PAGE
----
Coping Through Stitch: Soldiers Recovering in Hospital and the Embroideries that Passed the Time

‘The Stories Behind the Stitches’ exhibition is running until Autumn 2024 at the Museum of Cambridge.


The Museum of Cambridge holds a collection of embroideries stitching a range of subjects from flora and fauna to fairy tales. What is special about these embroideries is not necessarily the subject but who they were made by. This collection was stitched by a number of recovering soldiers who were staying at the First Eastern General Hospital in Cambridge during WWI. While some of the embroideries have a surname and the ward they stayed in, others have little information about the stitcher. Many of the soldiers staying at the First Eastern General Hospital will have been brought back to England probably to be operated on and recuperate. Injuries such as head traumas, blindness, amputations and brain injuries were common. They could result in long-term injuries, disabilities, or suffering from mental health issues such as depression or shell shock, a term that originated during World War I to describe a type of post-traumatic stress disorder (PTSD) that many soldiers experienced during the war. 

First Eastern General Hospital – Credit University of Cambridge 

Government schemes such as the Disabled Soldiers Embroidery Industry cropped up during World War I and II to help soldiers get back into employment through learning skills such as mending and needlework. Whilst the monetary reasons behind stitching are important, learning to sew for coping mechanisms when going through life changing events that have affected your body and mind are just as significant. Embroidery was something that wounded and recovering soldiers could take part in alone or in groups, sitting in a chair or in bed. It would have been common that you were staying in hospital in a city that was not your own so family or loved ones couldn’t visit, and you didn’t know any of the other soldiers, so having activities that introduced you to the people who were also going through similar physical and mental things to you helped soldiers to feel more at ease. 

First Eastern General Hospital, 1914. Museum of Cambridge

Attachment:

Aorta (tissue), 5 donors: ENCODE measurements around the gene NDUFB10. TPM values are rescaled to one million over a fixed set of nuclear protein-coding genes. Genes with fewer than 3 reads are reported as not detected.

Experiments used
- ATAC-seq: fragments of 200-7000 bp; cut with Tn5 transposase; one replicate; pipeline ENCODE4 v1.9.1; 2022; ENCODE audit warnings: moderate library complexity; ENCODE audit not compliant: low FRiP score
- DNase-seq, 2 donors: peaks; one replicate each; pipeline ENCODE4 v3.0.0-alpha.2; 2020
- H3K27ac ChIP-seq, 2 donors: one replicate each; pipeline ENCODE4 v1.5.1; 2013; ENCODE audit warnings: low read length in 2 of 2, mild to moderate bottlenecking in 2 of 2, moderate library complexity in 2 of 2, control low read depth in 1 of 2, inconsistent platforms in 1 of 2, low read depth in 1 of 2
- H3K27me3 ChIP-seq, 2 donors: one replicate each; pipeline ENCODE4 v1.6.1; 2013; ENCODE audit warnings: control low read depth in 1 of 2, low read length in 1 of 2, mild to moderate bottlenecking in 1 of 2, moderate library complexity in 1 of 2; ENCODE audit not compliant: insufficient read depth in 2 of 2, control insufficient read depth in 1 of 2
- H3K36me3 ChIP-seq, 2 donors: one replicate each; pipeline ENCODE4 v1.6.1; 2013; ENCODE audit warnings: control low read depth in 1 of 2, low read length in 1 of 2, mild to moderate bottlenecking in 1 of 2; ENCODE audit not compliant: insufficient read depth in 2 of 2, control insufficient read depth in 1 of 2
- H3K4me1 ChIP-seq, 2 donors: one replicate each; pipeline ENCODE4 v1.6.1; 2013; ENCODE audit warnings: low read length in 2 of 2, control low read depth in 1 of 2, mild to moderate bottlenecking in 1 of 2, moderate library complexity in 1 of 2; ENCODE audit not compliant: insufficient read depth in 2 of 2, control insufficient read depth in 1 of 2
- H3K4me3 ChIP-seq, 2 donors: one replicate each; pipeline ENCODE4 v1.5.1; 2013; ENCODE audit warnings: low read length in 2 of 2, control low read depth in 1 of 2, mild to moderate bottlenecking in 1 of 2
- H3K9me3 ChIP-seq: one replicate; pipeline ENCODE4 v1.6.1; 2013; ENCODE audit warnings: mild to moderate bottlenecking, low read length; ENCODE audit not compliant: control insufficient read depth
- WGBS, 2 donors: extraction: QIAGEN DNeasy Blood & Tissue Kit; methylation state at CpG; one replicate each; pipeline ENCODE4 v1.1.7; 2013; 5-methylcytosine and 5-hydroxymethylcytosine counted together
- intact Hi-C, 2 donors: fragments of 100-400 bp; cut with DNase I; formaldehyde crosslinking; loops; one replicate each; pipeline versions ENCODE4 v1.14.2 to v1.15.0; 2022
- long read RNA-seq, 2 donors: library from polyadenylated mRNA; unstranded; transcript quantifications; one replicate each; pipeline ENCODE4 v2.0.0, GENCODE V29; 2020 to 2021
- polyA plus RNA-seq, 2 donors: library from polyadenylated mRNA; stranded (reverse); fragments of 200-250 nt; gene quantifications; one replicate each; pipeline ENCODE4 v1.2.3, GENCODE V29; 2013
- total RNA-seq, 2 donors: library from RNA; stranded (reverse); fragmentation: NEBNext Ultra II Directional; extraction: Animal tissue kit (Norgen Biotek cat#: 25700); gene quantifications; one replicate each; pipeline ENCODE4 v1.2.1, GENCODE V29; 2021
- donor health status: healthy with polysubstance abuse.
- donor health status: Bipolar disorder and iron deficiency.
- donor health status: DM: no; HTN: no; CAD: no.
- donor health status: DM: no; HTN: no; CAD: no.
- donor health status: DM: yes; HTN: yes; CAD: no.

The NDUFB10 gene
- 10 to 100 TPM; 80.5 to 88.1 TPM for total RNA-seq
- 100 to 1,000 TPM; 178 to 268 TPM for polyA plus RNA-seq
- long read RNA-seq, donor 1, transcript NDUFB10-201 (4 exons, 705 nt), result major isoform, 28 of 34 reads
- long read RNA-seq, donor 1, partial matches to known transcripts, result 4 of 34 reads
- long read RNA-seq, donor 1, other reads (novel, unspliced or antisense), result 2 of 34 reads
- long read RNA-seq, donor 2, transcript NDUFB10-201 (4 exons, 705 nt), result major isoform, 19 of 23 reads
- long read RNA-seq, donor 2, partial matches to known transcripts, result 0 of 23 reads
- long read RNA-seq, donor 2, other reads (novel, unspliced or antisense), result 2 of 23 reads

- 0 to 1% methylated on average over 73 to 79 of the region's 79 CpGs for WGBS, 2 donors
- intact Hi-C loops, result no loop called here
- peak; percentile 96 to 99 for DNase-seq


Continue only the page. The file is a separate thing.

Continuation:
If you try and put yourself in the position of a solider who has gone through a traumatic injury which has resulted in perhaps a now lifelong disability, or something that will affect them for a long period whilst they are recuperating, piled on top of the trauma that can come with serving in the war, keeping distracted when you are in hospital with all of these things happening to you mentally and physically is of much importance. Craft in general have a long history of popularity within the disabled community. Many crafts offer a creative outlet in inclusive ways and give the opportunity to develop fine motor skills, cognitive abilities, and a space for mindful activity. 

When I first started my role as Collections Officer at the Museum of Cambridge, the first object when I was looking around on my first day that caught my eye was the mother goose embroidery. At the time I did not know its history of being stitched by a soldier staying at the First Eastern General Hospital, I simply loved it for the embroidery and in particular the topic as an embroiderer and illustrator myself. When I was curating ‘The Stories Behind the Stitches’ exhibition, I knew that I wanted to take the mother goose embroidery off display and redisplay it in the exhibit to give context around its origins.  

Mother Goose Embroidery, Museum of Cambridge

There is quite a bit of questioning around where Mother Goose came from, but most people believe it was the French author Charles Perrault who published a collection of fairy tales ‘Histories ou contes du temps passès, avec des moralitès in 1695. Translated in 1729 this reads ‘Histories or Tales of Past Times told by Mother Goose.’ The book centralised the mother goose figure of an older lady who rode a giant goose and was author of the fairy tales told in the book. Fairy tales such as Cinderella, Sleeping Beauty, Puss in Boots and Little Red Riding Hood are in these books as well as poems and songs.

Mother Goose Melodies Book, Museum of Cambridge 

This embroidery stood out to me because there was something lovely about knowing a soldier who had previously been interacting with something quite violent was now spending time to slow down, rest, and take the time to carefully stitch this piece. Whilst we do not have the name of the solider who stitched this piece, I try to think about why the solider may have chosen this subject. Was mother goose a childhood figure he thought fondly of? Did he have a copy of the mother goose fairytales which he read to his children, and it reminded him of them? Whatever the reason, I hope the time spent on this piece whilst staying at the First Eastern General Hospital when he perhaps felt pain and anxiety brought him some peace and tranquillity.  


Written by Beau Brannick, Museum of Cambridge Collections Officer.

Coping Through Stitch: Soldiers Recovering in Hospital and the Embroideries that Passed the Time